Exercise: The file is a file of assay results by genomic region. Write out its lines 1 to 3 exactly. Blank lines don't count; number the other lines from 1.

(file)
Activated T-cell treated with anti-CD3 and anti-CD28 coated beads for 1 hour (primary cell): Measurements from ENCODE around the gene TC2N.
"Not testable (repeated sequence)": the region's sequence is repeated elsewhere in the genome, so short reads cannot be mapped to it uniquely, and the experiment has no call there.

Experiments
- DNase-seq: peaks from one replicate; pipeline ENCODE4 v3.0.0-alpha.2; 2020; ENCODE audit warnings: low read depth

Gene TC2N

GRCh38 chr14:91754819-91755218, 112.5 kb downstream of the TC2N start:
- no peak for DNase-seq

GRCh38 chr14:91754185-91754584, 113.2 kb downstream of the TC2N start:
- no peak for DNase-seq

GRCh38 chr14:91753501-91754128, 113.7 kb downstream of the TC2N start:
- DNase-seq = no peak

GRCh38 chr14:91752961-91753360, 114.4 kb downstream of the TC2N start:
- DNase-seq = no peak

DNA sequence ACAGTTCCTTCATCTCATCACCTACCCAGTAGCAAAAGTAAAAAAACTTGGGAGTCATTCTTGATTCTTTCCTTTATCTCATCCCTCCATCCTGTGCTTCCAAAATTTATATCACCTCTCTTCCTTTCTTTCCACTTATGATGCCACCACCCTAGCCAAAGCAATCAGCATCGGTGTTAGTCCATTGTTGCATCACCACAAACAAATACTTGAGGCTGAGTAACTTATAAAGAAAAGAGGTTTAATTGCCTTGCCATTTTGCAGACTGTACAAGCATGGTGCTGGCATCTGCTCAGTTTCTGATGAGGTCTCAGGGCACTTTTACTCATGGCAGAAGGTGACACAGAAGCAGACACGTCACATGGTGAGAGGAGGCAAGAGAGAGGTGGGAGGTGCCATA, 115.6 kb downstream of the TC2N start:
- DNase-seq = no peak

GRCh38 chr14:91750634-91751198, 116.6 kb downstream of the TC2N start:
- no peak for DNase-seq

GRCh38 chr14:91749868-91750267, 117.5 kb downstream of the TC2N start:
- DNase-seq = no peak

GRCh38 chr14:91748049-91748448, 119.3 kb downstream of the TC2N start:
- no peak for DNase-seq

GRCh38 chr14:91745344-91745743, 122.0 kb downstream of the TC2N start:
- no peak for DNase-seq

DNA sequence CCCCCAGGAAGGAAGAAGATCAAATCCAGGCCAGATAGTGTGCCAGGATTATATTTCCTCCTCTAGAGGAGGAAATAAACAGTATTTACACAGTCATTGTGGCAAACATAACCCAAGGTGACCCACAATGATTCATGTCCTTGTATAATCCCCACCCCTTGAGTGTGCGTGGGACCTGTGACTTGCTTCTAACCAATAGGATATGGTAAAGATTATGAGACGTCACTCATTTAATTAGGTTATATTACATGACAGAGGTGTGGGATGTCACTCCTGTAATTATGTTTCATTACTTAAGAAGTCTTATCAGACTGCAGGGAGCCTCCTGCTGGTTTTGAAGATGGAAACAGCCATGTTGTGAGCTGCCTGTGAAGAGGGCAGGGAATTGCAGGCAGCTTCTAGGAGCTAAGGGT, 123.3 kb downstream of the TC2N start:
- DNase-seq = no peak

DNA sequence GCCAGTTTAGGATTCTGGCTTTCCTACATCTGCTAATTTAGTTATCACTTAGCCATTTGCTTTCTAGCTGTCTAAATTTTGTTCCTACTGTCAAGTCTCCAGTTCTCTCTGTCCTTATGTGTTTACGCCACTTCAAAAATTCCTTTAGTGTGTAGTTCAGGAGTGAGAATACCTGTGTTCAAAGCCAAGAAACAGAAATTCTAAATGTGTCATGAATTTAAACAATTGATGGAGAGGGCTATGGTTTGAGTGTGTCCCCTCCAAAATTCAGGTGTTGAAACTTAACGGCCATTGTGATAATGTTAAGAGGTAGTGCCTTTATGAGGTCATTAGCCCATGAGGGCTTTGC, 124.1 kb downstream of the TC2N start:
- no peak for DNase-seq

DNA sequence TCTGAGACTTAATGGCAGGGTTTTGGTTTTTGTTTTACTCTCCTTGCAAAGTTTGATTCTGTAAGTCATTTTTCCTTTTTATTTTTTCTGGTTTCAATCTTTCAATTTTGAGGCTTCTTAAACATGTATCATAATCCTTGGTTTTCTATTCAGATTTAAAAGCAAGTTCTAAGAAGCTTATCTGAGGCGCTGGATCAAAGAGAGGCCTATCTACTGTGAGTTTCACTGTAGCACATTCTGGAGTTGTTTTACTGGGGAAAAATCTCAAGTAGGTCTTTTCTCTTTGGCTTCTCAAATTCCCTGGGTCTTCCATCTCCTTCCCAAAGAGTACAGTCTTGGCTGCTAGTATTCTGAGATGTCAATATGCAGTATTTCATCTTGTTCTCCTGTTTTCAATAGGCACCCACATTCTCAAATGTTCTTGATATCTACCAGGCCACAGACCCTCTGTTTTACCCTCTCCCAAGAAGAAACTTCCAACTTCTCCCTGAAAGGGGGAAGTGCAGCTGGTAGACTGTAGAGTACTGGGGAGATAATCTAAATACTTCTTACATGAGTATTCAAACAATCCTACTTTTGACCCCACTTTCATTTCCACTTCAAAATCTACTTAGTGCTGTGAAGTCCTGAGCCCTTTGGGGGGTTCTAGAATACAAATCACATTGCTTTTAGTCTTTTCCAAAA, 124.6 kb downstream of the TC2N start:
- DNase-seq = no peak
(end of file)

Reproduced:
Activated T-cell treated with anti-CD3 and anti-CD28 coated beads for 1 hour (primary cell): Measurements from ENCODE around the gene TC2N.
"Not testable (repeated sequence)": the region's sequence is repeated elsewhere in the genome, so short reads cannot be mapped to it uniquely, and the experiment has no call there.

Experiments